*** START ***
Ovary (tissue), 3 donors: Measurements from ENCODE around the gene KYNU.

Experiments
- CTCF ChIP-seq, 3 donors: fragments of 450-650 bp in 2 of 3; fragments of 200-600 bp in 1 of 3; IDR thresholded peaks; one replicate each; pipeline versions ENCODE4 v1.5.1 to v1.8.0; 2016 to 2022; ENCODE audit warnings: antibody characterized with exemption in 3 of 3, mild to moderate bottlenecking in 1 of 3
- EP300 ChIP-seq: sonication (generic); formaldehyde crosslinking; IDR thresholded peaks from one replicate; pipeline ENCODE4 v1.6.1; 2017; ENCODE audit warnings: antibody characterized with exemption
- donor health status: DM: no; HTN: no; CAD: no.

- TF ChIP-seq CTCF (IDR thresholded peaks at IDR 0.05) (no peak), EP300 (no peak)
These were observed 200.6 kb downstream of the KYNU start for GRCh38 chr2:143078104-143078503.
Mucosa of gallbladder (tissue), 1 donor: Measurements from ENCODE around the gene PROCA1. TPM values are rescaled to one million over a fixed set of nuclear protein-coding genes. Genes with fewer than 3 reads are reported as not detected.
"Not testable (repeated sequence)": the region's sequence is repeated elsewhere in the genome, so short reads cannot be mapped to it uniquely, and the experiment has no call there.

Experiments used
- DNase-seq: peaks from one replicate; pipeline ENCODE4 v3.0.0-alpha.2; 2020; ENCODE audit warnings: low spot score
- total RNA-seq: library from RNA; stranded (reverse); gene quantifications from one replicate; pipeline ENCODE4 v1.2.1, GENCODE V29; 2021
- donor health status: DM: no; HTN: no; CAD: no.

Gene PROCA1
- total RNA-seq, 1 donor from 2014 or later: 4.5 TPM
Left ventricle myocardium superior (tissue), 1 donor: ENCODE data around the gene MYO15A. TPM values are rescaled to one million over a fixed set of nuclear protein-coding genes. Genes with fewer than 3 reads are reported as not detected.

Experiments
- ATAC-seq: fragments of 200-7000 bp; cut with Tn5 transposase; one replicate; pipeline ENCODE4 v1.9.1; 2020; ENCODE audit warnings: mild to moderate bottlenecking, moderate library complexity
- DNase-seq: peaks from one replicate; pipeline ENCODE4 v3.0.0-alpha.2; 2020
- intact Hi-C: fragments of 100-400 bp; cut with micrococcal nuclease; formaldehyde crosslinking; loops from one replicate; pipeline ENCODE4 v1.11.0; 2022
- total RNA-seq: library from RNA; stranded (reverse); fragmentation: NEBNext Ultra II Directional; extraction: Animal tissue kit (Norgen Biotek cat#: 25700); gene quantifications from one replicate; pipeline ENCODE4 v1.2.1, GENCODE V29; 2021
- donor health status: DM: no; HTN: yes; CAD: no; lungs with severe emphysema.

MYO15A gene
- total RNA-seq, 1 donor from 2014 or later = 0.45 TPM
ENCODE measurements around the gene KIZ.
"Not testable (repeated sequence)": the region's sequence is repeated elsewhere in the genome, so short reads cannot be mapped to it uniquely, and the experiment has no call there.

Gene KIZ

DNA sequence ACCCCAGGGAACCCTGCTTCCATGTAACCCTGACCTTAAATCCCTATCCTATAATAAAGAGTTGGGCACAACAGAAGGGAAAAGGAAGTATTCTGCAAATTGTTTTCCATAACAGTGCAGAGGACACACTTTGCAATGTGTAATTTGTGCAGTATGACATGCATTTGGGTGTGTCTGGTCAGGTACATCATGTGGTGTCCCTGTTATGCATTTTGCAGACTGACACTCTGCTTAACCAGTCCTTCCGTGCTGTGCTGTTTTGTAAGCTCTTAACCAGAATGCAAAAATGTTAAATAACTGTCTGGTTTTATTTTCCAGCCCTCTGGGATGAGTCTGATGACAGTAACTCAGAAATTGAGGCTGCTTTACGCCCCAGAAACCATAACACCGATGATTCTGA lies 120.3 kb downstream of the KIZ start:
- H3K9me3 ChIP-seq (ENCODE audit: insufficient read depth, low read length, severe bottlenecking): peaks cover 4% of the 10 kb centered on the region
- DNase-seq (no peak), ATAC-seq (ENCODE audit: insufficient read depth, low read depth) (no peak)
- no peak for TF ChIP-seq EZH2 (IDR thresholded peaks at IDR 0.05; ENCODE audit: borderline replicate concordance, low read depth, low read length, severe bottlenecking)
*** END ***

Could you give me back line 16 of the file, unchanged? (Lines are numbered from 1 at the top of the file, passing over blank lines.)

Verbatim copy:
Left ventricle myocardium superior (tissue), 1 donor: ENCODE data around the gene MYO15A. TPM values are rescaled to one million over a fixed set of nuclear protein-coding genes. Genes with fewer than 3 reads are reported as not detected.